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  • Can Nonviolent Action Shape Policy?People Power in East Asia and in the West
  • Walter C. Clemens Jr. (bio)
Brian Christopher Jones, ed., Law and Politics of the Taiwan Sunflower and Hong Kong Umbrella Movements (New York: Routledge, 2017).
Jing Chen, Useful Complaints: How Petitions Assist Decentralized Authoritarianism in China (Lanham, MD: Lexington Books, 2016).

Besides the hard power and soft power of governments and nonstate actors such as al-Qaeda, there is people power—nonviolent action by individuals and groups to alter government and its policies from below or outside. The anthology edited by Brian Christopher Jones and the monograph by Jing Chen provide authoritative case studies that illustrate both the possibilities and limitations of citizen action to shape government policy. Each book is a must for anyone concerned with the future of Taiwan, Hong Kong, and China. Each volume raises issues for other countries as well, including the United States. Let us consider the broader context of nonviolent action in greater China and worldwide.

There is a huge literature on nonviolent protest, both as passive resistance and as active struggle (Powers and Vogele 1997). For most of recorded history, people power without weapons did not count for much. Nonviolent action by those who wished to challenge or change political authority was nearly unthinkable in most major countries. Instead, protesters resorted to violence, as in the German Peasants’ Revolts of the sixteenth century. Starting in eighteenth-century Europe and the United States, however, the potential of nonviolent action increased with growing acceptance of the belief that political authority requires the consent of the [End Page 285] governed. Still, the American and French Revolutions were achieved with much violence.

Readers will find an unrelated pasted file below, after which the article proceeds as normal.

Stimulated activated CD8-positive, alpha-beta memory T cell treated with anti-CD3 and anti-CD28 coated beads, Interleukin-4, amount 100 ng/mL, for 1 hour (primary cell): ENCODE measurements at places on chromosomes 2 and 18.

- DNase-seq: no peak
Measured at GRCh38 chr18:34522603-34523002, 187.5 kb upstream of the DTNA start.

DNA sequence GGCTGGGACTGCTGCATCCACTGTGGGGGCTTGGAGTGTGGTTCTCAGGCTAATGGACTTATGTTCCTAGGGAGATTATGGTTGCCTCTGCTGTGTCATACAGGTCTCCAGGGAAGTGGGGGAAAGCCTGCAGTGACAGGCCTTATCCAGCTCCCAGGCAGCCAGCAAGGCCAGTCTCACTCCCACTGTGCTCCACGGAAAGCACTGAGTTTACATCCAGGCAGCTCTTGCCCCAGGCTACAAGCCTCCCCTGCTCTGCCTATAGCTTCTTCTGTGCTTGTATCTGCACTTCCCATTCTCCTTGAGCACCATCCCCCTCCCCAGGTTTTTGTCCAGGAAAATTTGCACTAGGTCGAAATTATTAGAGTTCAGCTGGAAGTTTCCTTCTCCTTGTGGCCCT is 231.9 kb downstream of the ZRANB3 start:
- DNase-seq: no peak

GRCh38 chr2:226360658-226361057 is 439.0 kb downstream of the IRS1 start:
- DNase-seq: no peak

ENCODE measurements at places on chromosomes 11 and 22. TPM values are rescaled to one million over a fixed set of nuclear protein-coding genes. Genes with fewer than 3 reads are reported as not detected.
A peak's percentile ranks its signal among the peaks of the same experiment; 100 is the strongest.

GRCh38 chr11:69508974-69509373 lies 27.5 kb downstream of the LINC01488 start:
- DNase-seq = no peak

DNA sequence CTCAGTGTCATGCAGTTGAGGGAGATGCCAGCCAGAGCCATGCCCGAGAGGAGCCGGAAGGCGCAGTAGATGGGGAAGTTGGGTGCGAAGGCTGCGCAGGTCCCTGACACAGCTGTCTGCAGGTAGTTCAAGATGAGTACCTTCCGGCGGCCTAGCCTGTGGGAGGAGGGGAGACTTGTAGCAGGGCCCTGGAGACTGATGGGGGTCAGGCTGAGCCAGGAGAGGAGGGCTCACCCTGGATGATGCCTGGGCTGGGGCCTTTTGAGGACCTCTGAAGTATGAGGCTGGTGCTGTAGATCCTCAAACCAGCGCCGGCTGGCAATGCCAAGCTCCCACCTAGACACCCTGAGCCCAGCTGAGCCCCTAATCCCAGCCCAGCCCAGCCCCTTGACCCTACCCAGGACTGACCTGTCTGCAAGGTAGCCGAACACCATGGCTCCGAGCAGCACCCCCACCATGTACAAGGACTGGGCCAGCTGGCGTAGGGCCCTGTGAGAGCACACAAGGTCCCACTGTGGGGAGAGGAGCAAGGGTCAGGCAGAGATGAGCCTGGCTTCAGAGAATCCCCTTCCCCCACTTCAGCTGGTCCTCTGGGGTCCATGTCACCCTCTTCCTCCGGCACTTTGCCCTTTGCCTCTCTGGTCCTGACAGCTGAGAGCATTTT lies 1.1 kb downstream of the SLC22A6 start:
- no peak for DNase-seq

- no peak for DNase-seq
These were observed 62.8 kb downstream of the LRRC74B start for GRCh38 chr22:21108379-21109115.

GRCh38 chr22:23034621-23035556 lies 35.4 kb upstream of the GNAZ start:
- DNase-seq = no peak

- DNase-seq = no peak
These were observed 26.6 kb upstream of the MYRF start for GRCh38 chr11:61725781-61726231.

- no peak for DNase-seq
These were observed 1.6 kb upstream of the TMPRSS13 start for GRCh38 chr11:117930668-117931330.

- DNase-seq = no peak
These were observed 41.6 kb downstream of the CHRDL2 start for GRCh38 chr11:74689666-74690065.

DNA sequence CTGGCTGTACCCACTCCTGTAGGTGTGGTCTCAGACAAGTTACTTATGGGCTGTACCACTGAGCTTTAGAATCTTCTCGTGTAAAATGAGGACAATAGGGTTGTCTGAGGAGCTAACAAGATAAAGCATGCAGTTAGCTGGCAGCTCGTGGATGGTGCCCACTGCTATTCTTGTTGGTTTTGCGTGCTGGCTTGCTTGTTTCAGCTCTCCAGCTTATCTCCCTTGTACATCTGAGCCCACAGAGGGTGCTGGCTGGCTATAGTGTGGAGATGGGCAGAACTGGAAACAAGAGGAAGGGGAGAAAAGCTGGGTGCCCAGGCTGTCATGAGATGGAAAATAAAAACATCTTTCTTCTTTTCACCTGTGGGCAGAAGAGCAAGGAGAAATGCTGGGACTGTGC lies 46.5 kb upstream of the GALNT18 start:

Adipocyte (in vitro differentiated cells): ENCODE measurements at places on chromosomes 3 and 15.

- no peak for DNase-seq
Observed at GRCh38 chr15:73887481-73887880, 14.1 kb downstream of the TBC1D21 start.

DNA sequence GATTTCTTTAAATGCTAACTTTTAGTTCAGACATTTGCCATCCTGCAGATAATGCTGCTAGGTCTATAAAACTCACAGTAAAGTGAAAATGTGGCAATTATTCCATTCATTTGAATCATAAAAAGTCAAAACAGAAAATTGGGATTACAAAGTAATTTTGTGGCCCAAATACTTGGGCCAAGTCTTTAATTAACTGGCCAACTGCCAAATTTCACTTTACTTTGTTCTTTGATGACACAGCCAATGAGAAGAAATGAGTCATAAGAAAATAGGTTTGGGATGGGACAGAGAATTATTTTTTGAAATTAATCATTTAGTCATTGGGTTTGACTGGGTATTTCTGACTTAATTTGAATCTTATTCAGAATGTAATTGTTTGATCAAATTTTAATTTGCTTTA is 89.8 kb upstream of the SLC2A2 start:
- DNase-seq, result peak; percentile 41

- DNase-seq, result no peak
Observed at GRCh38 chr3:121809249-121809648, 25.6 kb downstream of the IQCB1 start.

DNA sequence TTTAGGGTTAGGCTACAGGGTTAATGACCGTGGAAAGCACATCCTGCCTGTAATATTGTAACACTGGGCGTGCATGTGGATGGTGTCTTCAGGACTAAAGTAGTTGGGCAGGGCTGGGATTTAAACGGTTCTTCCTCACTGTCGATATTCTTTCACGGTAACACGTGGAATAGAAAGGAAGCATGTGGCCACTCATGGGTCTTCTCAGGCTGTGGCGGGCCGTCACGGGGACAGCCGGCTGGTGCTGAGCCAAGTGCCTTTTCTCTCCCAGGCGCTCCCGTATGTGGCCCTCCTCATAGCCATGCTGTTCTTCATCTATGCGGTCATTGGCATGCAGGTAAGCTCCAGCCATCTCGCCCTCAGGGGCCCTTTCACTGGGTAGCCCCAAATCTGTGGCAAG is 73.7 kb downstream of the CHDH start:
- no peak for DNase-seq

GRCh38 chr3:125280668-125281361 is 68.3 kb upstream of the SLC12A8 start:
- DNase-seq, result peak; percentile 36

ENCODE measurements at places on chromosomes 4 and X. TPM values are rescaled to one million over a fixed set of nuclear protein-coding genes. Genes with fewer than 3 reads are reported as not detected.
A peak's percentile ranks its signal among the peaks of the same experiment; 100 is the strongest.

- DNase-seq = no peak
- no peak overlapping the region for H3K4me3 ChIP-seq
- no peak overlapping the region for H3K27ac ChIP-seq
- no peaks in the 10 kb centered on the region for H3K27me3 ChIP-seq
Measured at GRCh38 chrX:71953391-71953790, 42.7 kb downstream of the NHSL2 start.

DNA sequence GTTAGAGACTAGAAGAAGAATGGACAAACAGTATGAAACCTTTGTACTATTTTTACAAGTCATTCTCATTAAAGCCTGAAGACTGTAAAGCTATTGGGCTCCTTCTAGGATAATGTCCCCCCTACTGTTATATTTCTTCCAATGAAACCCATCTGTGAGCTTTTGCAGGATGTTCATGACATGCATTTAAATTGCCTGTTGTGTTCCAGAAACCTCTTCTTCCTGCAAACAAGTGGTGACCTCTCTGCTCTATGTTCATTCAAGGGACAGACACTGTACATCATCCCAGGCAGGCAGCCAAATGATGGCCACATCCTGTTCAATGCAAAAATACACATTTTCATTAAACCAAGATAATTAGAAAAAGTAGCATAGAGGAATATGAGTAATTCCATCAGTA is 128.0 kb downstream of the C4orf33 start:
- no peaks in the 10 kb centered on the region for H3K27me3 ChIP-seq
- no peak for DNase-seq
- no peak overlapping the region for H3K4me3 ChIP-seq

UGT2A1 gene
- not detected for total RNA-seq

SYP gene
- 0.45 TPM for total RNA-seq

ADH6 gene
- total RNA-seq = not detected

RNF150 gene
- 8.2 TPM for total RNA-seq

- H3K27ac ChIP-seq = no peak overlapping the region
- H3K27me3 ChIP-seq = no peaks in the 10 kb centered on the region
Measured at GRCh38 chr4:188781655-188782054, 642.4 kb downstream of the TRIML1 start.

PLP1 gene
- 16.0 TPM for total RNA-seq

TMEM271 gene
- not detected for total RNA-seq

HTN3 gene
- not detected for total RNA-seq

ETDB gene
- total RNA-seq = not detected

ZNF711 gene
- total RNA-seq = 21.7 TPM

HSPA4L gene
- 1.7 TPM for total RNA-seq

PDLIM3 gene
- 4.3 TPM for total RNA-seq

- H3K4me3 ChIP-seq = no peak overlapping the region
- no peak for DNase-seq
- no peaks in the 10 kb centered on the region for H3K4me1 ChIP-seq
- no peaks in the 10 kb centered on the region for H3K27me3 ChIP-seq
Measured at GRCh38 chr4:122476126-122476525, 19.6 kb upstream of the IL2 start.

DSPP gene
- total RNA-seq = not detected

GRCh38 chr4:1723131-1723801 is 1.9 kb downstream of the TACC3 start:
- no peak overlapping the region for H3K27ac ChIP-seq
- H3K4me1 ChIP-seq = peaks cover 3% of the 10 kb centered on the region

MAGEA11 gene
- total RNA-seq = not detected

A few individuals helped change the prospects of nonviolent resistance. Henry David Thoreau refused in 1849 to pay taxes to a government that permitted slavery and was invading Mexico. Thoreau acted alone in bearing witness against public wrongs—unlike the large-scale civil disobedience practiced by Martin Luther King, Jr., in the hope of actually changing the law. Ideas on civil disobedience have ricocheted around the world—from Lev Tolstoy’s Russia to Mahatma Gandhi’s India, King’s America, Lech Walesa’s Poland, Tiananmen Square, and the streets of Taipei and Hong Kong in 2014—usually with near-term losses but sometimes with long-term wins (Clemens 2014).

More than two millennia before the rise of republican and communist China, kings of the Zhou dynasty asserted that heaven would bless the authority of a just ruler but would withdraw its mandate from a despot. The Mandate of Heaven would then transfer to those who would rule best. Throughout Chinese history, rebels who opposed the ruling dynasty claimed that the Mandate of Heaven had passed, giving them the right to revolt and then rule. In China, as elsewhere across the globe, armed rebellions took place, but political change by nonviolent action was rare. As the Manchu dynasty weakened in the late nineteenth and early twentieth centuries, Sun Yatsen and other Chinese who had studied in the West brought to China the idea that the demos should rule.

China experienced many strikes, demonstrations, boycotts, and uprisings in the twentieth century. China’s first large-scale, nonviolent direct action was the March Fourth movement in 1919. Thousands of students and intellectuals, joined by business people and workers, protested the Paris treaty permitting Japan to take over many previously German privileges in China. The protests and strikes in May 1919 persuaded the government to reject the treaty but failed to secure broad reforms in politics, science, and literature. Though a strong nationalist, Chiang Kai-shek and other Confucian traditionalists criticized the May Fourth movement for corrupting youth: it weakened respect for authority and allowed inroads for Western culture. Still, May Fourth became an inspiring symbol of student activism. Subsequent mobilizations often occurred on its [End Page 286] anniversary. There followed significant protests against both nationalist and communist policies and practices in 1923–1924, 1925–1927, 1931, 1936–1937, 1942, and 1945–1946 (Li 1997b).

Open dissent became more difficult after 1949, when communists prevailed in China’s civil war, because the Chinese Communist Party (CCP) permitted no political action except that organized by...


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